Attempting to wrangle every thought I’ve entertained about a week long trip to Europe would result in my posting about it after weeks if not months passed. Instead, I’ll try to focus rather narrowly on little slices of the journey. Knowing my propensity to go on and on and on, this might also keep my posts to a digestible length for the digital age.
Home away from home: Hotel Catalonia Ramblas
We didn’t choose our Barcelona hotel. It was selected by the organizers of the conference where my husband was speaking. Sometimes, these choices are a disappointment, but something to put up with graciously. After all, I’m tagging along at little to no cost for lodging in an expensive city.
Hotel Catalonia Ramblas was not one of those disappointments. We were incredibly comfortable there as a family of three.*
Often, location is the single biggest factor in how a hotel stacks up. Hotel Catalonia Ramblas is in a prime location just two blocks from the heart of Barcelona, the Plaça de Catalunya. Leading downhill toward the Mediterranean from the Plaça is the famous La Rambla pedestrian thoroughfare.
It’s hard to beat a hotel location this close to two of the must visit sites in a city.
This is also a major shopping district. The grande dame of Spanish department stores, El Corte Inglés, is an imposing presence across the street. Which street? With more than one location near the Plaça, you can take your pick of all clothing to the south or housewares and toys, etc., to the northeast.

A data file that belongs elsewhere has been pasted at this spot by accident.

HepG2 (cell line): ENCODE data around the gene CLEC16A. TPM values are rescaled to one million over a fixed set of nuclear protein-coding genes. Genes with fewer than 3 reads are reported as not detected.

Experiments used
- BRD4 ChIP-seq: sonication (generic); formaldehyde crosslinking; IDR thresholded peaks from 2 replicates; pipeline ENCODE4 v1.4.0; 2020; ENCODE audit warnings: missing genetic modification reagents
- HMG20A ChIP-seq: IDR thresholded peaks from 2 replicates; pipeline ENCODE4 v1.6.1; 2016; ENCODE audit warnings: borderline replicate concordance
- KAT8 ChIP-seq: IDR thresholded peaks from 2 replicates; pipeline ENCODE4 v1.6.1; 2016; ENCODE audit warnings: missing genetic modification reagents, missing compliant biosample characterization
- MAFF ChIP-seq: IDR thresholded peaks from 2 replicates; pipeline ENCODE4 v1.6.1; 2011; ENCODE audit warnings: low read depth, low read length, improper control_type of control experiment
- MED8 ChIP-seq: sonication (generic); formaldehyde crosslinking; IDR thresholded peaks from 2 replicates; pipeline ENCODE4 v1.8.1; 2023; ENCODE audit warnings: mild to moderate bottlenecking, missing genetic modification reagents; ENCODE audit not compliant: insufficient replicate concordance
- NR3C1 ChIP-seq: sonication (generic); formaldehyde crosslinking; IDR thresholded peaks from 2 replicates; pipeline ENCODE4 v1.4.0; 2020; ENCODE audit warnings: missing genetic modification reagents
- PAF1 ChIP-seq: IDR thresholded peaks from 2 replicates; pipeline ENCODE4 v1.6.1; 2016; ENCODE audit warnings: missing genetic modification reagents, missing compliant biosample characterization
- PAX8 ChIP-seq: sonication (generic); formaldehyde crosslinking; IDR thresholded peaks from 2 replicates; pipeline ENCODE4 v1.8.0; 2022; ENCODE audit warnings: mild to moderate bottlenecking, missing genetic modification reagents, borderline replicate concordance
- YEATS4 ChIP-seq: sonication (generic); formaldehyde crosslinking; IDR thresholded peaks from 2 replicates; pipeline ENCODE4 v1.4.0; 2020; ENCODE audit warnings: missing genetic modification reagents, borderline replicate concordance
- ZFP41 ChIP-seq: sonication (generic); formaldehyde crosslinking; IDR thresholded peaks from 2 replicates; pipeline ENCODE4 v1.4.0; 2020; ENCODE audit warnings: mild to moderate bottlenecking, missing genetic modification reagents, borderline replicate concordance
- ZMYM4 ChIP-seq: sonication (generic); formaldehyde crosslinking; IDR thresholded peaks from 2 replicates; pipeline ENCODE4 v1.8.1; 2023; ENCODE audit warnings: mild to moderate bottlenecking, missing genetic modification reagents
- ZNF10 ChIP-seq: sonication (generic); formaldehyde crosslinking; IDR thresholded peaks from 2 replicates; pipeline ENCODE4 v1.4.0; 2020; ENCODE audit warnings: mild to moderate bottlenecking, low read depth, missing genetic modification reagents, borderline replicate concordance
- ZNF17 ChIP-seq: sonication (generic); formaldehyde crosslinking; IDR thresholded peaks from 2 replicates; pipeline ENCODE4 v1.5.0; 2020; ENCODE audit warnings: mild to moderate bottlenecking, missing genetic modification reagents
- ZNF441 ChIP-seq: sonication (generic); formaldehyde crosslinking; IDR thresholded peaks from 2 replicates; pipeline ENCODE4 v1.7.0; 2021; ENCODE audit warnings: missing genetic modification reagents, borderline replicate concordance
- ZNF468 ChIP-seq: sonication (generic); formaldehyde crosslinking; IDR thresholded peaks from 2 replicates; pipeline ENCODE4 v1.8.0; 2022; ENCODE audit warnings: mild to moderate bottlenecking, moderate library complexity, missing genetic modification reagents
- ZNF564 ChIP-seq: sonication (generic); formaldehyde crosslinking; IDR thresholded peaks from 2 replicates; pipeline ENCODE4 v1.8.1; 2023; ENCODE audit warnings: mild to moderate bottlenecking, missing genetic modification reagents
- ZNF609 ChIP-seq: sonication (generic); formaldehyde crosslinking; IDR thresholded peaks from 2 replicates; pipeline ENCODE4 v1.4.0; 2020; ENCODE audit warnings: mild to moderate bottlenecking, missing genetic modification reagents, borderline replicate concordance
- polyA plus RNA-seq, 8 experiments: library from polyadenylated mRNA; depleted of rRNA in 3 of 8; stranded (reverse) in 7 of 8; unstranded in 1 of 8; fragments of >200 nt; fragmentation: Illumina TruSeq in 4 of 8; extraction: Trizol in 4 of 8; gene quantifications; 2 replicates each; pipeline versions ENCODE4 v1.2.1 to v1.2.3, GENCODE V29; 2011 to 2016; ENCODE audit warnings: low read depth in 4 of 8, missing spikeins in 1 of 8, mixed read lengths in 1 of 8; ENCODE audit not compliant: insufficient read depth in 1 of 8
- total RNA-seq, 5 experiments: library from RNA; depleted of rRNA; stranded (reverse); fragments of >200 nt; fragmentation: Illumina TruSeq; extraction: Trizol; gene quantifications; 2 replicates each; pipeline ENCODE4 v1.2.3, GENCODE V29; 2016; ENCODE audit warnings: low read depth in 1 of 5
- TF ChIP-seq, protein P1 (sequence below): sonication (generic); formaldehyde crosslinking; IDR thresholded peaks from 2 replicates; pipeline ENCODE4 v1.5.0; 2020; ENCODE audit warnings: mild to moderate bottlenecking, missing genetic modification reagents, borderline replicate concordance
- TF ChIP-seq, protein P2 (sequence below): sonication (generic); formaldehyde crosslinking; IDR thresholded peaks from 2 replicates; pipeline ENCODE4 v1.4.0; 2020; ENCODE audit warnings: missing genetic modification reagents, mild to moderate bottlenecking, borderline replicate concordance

I saw internationally recognizable brands as well as shops with a Catalan flavor everywhere along the Carrer de Pelai, home of Hotel Catalonia Ramblas.
My bank has an agreement to waive fees with a group of other large, international financial institutions, and the ATM I needed to avoid paying fees was mere blocks away.
Two’s company; three’s a crowd?
We had what I believe was a standard room (i.e, not a suite), albeit perhaps an oversized one since it included a sofa bed for our son at one end. I know there are suites with private pools(!) available in this hotel, but I didn’t investigate any other room types.
Refer to the first paragraph: I was in residence as a beggar, not a chooser.
One entered our room from the public hallway into a short corridor with doors at both ends; the bathroom entrance opened from this corridor to one side.
The bathroom employed a frosted glass door, but the presence of the additional wooden door between the private hallway and the sleeping space meant no early morning light pollution when one family member rose early to go to work while his spouse and child lazed about for hours’ more sleep!
I dare you. Just ask my opinion of glass walls in double hotel rooms. These rooms are designed to be shared by more than one person who might have very different schedules. My thoughts aren’t positive.
Entering the bedroom from the hall, the closet separated the bathroom from the sleeping space. This no doubt added some sound insulation. I found it easy to sleep through DH’s early morning routine.
One section of the closet had shelves, including a pull out with electric kettle and instant coffee/tea things; the other two thirds offered standard hanging space. Three thick blankets and an extra pillow were at hand in the closet, proving themselves very useful as we experienced a rare run of freezing days during our week in Spain.
You might notice from my photos facing toward the closet that the pulls on the closet doors could serve as makeshift hooks; I kept our light and dark laundry bags there so my family knew where to put soiled clothes.
The main bed(s) were two oversized singles pushed together in the European fashion. I didn’t bring a tape measure, but I’d judge that each of these was closer to an American double/full size (54″ wide) than our twin (36“) beds.